Trend: Another all-women’s college to admit transgender students

Kaitlyn Schallhorn
Former Reporter

Mount Holyoke College (MHC) announced Tuesday that it has adopted a formal policy to admit transgender students or anyone who simply identifies as a woman.

Speaking during convocation, the assembly welcoming students back to college, MHC President Lynn Pasquerella announced the policy and said the southern Massachusetts college would now admit any qualified student who either is female or identifies as such.

"As a student at Mount Holyoke I applied for an all-women's college, I paid for an all-women's college, and I expect to attend an all-women's college. Mount Holyoke is no longer fulfilling their end of the bargain."   

“While we have welcomed trans students in the past and for several years have been in conversation with campus constituencies about how to best to foster a respectful environment for all students—we needed a formal policy: one that would articulate our commitment to core values of individual freedom, social justice, and diversity and inclusion,” Pasquerella said during the event, according to an email sent out to the student body Tuesday afternoon.

According to the email, obtained by Campus Reform, the school “recognizes that self-identity may change over time.”

The new policy, which was approved by the Pasquerella and the Board of Trustees, has already been updated on MHC’s website. According to the school’s admissions website, the only student who cannot be admitted to the college is someone who was born male and still identifies as a man.

The policy also says it doesn’t require anything more from applicants other than a statement of their gender-identification.

“Whether a student transitions suddenly or has a long history with a particular gender identity will not have an impact on how their application for admission is assessed,” the policy reads.

According to a press release on the school’s website, Pasquerella views the implemented policy as “the next step in Mount Holyoke’s historic commitment to human rights and social justice.”

“We recognize that what it means to be a woman is not static,” Pasquerella said during convocation. “Just as early feminists argued that reducing women to their biological functions was a foundation of women’s oppression, we acknowledge that gender identity is not reducible to the body.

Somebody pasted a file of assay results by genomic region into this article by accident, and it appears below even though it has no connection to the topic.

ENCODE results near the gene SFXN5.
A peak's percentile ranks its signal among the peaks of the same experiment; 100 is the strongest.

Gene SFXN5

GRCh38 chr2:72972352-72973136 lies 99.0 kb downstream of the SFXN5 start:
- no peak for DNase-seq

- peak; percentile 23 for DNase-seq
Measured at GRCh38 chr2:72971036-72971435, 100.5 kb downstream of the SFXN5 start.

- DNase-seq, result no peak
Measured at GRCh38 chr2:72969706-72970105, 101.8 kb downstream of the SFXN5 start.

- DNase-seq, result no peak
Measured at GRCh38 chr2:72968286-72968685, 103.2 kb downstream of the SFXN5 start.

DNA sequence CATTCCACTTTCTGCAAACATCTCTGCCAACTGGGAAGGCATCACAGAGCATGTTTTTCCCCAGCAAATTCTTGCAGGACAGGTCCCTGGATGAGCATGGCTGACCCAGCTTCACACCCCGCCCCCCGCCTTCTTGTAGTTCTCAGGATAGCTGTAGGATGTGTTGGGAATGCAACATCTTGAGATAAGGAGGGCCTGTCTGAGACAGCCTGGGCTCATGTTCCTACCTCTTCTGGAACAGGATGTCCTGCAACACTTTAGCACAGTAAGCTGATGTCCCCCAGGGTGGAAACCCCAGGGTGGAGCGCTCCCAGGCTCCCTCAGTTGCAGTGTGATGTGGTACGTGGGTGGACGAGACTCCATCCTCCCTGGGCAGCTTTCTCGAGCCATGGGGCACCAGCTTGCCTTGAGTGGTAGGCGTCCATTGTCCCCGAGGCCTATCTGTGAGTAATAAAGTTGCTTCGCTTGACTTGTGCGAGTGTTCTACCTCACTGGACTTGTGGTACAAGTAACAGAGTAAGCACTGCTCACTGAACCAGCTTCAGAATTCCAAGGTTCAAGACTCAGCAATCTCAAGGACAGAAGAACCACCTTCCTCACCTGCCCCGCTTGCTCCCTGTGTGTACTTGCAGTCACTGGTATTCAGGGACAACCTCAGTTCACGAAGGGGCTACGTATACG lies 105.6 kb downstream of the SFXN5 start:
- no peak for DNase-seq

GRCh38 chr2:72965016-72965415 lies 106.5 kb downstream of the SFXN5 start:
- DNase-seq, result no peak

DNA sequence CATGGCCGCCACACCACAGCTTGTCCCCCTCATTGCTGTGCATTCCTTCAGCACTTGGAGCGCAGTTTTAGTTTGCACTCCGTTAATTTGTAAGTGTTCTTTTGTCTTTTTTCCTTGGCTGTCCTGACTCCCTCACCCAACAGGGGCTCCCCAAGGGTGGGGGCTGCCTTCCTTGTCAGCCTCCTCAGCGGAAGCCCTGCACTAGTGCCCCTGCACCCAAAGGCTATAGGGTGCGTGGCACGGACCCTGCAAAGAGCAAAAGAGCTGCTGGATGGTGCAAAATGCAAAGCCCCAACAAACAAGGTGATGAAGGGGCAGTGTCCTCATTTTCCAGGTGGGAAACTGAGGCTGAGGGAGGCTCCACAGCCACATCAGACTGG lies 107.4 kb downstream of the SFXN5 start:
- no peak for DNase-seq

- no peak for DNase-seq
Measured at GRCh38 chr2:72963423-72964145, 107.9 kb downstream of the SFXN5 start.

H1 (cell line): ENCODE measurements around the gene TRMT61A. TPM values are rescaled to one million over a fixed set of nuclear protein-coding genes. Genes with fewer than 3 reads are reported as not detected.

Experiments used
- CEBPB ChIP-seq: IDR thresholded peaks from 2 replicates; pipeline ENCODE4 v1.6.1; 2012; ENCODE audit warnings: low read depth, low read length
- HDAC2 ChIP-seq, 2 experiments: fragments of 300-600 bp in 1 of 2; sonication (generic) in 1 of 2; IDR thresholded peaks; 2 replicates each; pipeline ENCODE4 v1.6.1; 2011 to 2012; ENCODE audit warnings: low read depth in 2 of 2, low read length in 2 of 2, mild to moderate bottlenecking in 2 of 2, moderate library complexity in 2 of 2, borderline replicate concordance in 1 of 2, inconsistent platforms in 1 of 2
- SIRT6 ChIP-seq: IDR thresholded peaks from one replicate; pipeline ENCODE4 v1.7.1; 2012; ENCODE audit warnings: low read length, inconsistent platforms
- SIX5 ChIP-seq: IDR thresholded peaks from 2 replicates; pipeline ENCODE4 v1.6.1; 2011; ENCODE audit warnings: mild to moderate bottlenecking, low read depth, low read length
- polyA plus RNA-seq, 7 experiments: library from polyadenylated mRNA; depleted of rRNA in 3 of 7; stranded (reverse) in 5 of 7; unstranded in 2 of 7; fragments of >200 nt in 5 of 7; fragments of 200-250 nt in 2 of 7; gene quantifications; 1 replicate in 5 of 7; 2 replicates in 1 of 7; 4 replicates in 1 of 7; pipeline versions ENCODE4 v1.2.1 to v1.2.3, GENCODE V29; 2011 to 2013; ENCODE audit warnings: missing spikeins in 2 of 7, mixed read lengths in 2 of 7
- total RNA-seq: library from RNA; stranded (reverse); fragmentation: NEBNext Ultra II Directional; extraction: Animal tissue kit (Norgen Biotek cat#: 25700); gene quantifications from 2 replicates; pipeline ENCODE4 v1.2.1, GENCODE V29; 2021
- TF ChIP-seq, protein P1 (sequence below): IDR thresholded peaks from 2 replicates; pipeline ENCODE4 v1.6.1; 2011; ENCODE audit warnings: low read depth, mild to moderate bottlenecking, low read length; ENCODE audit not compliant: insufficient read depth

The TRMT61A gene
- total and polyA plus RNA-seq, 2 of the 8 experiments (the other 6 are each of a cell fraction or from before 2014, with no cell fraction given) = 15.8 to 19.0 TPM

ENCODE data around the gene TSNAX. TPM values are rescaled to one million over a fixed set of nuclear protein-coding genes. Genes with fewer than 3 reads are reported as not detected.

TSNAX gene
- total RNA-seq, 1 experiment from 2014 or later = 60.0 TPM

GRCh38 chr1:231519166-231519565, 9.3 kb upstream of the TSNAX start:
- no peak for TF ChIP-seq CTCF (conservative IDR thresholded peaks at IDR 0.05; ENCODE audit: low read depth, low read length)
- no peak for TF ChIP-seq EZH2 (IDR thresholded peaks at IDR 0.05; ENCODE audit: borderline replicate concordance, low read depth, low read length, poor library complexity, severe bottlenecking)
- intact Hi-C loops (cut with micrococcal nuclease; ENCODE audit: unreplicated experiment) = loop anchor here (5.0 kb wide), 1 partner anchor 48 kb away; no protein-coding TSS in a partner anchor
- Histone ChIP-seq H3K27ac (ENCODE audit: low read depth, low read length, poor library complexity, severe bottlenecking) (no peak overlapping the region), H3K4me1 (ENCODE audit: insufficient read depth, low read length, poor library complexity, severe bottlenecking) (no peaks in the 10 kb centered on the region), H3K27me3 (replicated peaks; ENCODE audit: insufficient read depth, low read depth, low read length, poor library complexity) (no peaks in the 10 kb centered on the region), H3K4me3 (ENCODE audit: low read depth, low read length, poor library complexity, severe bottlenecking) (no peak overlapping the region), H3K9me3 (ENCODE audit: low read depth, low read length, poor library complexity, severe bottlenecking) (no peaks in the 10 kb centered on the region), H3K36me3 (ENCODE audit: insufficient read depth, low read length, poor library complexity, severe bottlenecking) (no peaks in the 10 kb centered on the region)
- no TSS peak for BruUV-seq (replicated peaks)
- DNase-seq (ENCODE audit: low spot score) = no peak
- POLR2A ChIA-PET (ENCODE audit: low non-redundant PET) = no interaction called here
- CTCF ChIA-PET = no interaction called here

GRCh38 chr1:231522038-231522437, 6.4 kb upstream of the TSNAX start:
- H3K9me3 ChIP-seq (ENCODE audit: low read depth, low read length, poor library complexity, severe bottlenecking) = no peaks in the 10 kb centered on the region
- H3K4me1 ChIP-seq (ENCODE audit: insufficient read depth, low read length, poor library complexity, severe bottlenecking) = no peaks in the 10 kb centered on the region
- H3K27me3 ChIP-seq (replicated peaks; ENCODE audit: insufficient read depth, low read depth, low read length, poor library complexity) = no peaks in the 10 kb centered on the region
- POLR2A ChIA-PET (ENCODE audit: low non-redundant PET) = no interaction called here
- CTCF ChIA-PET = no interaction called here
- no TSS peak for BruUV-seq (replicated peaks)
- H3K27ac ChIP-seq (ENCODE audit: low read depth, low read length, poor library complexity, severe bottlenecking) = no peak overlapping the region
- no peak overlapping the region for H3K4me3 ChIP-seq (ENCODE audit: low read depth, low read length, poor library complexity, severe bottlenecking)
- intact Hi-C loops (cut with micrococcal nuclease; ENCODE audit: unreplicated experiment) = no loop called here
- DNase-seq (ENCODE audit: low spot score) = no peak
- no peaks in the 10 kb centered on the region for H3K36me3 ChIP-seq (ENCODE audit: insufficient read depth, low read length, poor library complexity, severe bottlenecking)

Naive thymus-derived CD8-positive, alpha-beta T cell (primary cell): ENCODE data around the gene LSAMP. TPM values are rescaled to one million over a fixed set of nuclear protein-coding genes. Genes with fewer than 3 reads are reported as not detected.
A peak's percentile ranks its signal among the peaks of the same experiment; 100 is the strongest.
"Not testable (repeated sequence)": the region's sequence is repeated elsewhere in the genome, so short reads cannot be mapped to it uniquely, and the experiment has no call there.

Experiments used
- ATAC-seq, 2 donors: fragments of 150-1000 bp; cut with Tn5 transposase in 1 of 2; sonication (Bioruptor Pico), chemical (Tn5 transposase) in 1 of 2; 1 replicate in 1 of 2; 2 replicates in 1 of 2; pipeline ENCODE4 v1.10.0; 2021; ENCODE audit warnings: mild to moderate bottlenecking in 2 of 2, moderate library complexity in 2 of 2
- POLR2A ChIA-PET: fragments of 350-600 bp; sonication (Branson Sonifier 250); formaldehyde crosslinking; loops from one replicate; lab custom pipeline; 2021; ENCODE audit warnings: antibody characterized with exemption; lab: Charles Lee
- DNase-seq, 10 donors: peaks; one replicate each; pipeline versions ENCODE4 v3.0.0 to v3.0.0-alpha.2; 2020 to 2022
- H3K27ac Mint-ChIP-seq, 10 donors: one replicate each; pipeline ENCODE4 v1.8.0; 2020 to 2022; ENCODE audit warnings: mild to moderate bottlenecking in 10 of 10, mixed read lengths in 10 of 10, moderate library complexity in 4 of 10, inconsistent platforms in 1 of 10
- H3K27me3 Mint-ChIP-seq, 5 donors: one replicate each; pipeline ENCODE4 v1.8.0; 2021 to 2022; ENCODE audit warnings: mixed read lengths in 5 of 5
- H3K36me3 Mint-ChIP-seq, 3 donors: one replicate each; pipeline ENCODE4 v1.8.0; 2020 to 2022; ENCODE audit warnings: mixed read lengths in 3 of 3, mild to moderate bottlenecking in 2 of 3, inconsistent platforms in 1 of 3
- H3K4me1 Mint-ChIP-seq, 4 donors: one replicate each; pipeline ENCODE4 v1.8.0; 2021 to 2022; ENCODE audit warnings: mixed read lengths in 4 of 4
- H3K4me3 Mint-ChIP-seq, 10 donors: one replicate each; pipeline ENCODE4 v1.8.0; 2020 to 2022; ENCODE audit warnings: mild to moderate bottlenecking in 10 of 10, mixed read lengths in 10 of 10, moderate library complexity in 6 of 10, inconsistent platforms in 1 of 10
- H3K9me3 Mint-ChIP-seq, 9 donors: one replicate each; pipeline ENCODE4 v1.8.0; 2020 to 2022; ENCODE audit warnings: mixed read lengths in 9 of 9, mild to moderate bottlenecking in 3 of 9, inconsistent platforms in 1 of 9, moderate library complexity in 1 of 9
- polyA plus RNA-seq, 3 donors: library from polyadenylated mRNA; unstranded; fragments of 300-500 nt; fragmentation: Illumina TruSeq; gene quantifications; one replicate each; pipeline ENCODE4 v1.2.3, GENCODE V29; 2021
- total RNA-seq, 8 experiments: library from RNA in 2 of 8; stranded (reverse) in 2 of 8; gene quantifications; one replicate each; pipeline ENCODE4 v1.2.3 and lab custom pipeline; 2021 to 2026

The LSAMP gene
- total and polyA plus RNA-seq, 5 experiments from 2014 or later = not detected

The press release also said that Pasquerella's announcement was met with a standing ovation, yet not every MHC student applauds the policy implementation.

"I believe this is nothing but a political stunt by the administration to increase enrollment and to create a monopoly against other women's colleges who have rejected this policy in the past," Yvonne Dean-Bailey, a MHC freshman told Campus Reform. "As a student at Mount Holyoke I applied for an all-women's college, I paid for an all-women's college, and I expect to attend an all-women's college. Mount Holyoke is no longer fulfilling their end of the bargain."

Last week a student organization at MHC garnered media attention after Buzzfeed profiled the group’s on-campus activism advocating for the admittance of transgender and cisgender students. The group, Open Gates, was formed in an attempt to alter the administration’s policy on admitting transgender students.

MHC’s formalized policy comes on the heels of Mills College, another all women’s school in California, also admitting male students who simply identify as female. Mills was the first single-sex college to let students pick their gender.

Follow the author of this article on Twitter: @K_Schallhorn





Kaitlyn Schallhorn

Kaitlyn Schallhorn

Former Reporter

Kaitlyn Schallhorn is a reporter with Campus Reform. Prior to joining Campus Reform, Kaitlyn was a reporter at Red Alert Politics and covered business and restaurants for the Alexandria Times.  

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